Labor’s Property Investment Twist
The housing market over the last few years has seen a steady rise in pricing and presented a plethora of investment opportunities for investors. The problem is, with the prices being so high, the number of first-home buyers has declined, resulting in more and more young people turning to renting instead.
With 1 in every 7 house purchases being from first-home buyers, Bill Shorten’s Labor party has proposed a new policy that is aimed towards essentially trying to make housing more affordable. The controversial policy has to do with abolishing negative gearing as well as the halving the capital gains tax.
The history of negative gearing
Just before we take a look at the details of Labors new policy, we should take a look back at the origin of these laws. Negative gearing has been around for almost 100 years but the most notable change to this law was under Bob Hawkes Labor in 1985. It was announced that property loss could now offset wage income – whereas prior, the negative gearing interest expense was quarantined, and you were only able to claim it against rental income exclusively. This was implemented in the hopes that more houses would be built and purchased.
This policy was scrapped several months later, however, and the negative gearing rule was reverted to its old state. It wasn’t until 1987, where treasurer Paul Keating pushed for the reverse of this decision and if an investor made a loss they were once again able to reduce the tax from their other incomes.
Where does capital gains tax come into it?
Capital gains tax is often associated with negative gearing, but they are two different things. Capital gains tax (CGT) is when 50% of the profits you’d make from selling an investment property – provided you’ve owned it for at least a year – don’t need to be taxed. This was introduced in 1985 under Hawkes Labor government, a few months after they initially made the changes to the negative gearing policy. This encouraged more people to invest in properties as it held a great incentive. If you sold a home for $100,000 then you’d only need to pay tax on $50,000 of that amount.
What is Labor proposing now?
So, what is Shorten’s Labor party proposing if they win the upcoming election? Well, it’s simple. To make things easier for first-home buyers, the Labor party – if elected this year – are moving their crosshairs to property investors through means of targeting tax breaks. They will be cutting negative gearing and restricting it for investors who have purchased properties after a particular yet-to-be-determined date. In addition to this, they have also moved to cut the CGT from 50% to 25%, making the CGT a little less desirable as they’ll have to pay tax on more of their capital gain.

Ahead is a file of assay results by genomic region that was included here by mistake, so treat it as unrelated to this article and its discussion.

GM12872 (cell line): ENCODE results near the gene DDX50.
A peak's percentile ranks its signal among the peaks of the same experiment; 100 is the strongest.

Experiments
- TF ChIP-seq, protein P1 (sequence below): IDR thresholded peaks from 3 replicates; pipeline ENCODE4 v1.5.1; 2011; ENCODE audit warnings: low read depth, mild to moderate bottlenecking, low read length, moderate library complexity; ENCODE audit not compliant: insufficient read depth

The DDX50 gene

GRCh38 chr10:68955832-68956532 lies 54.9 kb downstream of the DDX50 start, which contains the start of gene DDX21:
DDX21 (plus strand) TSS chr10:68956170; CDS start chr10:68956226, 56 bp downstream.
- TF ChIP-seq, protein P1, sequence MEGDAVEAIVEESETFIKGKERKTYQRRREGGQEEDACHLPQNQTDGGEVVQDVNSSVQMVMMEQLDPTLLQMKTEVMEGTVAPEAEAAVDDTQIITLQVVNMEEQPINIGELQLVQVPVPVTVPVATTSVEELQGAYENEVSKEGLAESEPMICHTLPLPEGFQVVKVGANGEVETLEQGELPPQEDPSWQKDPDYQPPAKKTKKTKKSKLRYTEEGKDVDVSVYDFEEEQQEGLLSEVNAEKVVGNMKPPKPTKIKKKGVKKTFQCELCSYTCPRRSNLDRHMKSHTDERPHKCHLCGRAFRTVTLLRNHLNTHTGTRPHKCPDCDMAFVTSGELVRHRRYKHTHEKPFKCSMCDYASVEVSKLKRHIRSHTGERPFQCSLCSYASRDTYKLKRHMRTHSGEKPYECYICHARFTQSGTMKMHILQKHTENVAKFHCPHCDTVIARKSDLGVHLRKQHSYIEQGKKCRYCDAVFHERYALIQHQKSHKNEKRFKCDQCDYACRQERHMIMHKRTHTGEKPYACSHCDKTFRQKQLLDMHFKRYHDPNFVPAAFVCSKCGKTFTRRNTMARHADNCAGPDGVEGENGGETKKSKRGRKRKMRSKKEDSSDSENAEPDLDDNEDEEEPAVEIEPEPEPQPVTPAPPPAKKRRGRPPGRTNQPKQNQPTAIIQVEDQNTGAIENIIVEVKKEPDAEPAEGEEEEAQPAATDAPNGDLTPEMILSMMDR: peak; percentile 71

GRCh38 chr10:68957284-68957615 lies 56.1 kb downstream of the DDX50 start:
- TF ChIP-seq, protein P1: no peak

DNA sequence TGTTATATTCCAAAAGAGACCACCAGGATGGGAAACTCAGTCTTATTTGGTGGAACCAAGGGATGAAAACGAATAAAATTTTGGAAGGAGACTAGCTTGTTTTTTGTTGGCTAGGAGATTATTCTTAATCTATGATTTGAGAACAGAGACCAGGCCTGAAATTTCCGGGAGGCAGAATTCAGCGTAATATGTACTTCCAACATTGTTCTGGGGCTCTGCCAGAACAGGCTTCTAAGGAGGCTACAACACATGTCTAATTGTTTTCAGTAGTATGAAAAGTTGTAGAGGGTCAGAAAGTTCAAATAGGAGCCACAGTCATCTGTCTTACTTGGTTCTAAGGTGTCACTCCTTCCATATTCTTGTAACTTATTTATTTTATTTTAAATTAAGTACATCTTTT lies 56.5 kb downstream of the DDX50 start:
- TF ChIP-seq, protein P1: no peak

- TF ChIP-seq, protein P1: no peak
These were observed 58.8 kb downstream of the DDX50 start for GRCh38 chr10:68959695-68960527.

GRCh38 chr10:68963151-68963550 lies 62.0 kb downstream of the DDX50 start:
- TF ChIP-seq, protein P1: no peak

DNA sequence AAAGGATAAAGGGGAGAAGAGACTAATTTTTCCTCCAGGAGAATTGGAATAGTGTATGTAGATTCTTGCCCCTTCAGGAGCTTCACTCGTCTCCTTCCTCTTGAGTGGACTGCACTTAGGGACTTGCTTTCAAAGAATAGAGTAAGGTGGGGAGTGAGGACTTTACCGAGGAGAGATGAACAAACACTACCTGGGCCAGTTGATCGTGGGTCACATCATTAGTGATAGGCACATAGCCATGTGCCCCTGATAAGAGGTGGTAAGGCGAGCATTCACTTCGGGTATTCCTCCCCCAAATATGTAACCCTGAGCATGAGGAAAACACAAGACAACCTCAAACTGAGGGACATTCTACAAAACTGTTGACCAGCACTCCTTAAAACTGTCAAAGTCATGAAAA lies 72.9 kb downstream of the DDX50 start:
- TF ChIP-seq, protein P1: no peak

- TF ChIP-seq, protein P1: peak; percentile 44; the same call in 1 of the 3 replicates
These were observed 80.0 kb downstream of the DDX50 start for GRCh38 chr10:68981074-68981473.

The hidden angle in this new policy, however, is that if you’re already a property investor, then you will not be affected. If you already own property from before the yet-to-be-proposed date, then you’re still entitled to the 50% CGT cut as well as the full benefits of negative gearing.
What does this mean for the future of the housing market?
Whilst the motivation behind this policy is to support first-home-buyers and deter future property investors, this new move has been met with both criticism and praise.
UBS’s Chief Economist, George Tharenou, said “My concern would be that if you were to make a material change to tax policy at the same time as banks are tightening lending standards, it could exacerbate what’s already a downturn into something more serious.”
On the other side of the argument, the Tax Institutes senior tax counsel, Professor Bob Deutsch, has argued that now is the best time to introduce the change.
“When interest rates are as low as they are at the moment, people positively gear and many of them do so because the rent exceeds the interest. Fewer people will be impacted in the current market,” he said.
Ultimately, those with large, already established property portfolios will not be disadvantaged by this new policy as they will still be able to utilise negative gearing and claim the CGT. It’s the newcomers that will have to deal with the lessened tax benefits that come with owning multiple properties. Whether or not this will drive housing prices down to be more affordable is yet to be seen.